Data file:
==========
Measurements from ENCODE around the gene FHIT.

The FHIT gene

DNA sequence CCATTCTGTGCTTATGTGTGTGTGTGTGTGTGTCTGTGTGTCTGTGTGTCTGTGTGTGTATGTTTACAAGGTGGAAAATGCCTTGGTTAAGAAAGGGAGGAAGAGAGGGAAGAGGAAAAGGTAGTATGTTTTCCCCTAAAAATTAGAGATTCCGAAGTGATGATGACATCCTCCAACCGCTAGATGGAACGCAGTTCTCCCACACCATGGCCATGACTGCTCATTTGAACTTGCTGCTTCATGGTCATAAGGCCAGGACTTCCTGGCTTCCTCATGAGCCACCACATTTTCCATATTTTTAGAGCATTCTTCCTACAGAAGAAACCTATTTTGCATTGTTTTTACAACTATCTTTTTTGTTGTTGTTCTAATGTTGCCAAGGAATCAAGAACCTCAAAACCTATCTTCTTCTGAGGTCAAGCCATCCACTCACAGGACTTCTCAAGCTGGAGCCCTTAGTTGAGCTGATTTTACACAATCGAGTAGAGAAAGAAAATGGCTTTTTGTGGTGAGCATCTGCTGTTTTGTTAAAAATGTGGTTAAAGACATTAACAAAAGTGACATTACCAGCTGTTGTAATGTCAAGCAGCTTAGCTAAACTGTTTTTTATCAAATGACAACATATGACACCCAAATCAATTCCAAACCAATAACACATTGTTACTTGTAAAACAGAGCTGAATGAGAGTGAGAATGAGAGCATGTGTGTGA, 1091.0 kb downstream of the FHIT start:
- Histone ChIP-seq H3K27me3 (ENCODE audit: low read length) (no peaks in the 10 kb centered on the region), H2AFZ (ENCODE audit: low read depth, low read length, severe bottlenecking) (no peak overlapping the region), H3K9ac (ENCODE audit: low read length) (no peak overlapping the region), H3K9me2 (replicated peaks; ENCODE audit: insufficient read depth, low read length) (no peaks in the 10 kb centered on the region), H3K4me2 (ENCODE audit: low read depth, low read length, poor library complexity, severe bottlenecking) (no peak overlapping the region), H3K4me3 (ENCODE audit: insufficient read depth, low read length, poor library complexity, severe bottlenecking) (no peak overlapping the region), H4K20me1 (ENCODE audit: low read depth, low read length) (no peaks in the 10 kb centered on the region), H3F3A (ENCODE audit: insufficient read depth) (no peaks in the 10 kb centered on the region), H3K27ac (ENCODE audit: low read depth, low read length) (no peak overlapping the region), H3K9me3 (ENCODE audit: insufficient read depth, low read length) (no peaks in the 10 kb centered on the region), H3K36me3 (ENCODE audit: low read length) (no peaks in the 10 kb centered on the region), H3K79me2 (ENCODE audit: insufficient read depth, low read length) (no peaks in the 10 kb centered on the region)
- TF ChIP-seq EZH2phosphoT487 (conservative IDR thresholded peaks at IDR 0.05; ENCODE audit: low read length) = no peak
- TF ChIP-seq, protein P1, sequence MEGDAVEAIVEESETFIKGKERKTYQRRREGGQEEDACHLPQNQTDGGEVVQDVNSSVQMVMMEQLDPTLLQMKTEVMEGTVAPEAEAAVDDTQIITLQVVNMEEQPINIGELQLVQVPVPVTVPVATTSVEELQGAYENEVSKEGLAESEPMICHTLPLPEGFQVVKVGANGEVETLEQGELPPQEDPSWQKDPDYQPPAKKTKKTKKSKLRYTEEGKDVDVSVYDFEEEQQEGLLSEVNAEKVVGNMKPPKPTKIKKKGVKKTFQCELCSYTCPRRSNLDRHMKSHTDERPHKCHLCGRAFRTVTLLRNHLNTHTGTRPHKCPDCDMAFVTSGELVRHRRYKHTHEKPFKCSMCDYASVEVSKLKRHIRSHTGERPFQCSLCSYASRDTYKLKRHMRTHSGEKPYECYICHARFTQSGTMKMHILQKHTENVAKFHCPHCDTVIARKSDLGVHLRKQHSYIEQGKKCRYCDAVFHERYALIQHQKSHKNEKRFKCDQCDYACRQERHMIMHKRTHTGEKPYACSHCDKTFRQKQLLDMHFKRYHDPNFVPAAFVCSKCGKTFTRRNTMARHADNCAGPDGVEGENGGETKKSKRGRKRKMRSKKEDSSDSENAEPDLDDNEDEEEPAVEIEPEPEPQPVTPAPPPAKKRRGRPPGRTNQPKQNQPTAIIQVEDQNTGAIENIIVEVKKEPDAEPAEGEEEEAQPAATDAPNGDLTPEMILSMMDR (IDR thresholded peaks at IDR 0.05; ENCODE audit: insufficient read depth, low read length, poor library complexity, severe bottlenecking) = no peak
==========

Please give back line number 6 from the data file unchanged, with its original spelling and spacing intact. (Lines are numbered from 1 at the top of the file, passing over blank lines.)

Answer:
- TF ChIP-seq, protein P1, sequence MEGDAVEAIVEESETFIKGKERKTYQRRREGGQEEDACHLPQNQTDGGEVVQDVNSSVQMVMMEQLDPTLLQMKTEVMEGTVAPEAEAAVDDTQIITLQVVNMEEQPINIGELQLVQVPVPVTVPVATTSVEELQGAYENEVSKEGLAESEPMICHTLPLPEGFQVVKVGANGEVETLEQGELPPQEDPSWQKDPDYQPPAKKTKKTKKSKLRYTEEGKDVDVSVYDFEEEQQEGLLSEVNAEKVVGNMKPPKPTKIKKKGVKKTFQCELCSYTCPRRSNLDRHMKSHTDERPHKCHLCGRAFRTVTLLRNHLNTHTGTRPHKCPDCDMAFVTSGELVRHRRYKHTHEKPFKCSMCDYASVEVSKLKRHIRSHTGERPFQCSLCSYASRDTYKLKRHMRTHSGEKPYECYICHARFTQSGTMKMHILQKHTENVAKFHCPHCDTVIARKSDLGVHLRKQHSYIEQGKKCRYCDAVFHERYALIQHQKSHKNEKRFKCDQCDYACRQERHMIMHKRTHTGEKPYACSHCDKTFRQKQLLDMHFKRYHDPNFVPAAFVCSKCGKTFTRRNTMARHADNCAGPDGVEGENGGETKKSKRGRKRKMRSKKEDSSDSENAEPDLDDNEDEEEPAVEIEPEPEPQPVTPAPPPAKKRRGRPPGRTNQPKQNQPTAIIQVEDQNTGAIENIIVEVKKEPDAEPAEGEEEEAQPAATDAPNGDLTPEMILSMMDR (IDR thresholded peaks at IDR 0.05; ENCODE audit: insufficient read depth, low read length, poor library complexity, severe bottlenecking) = no peak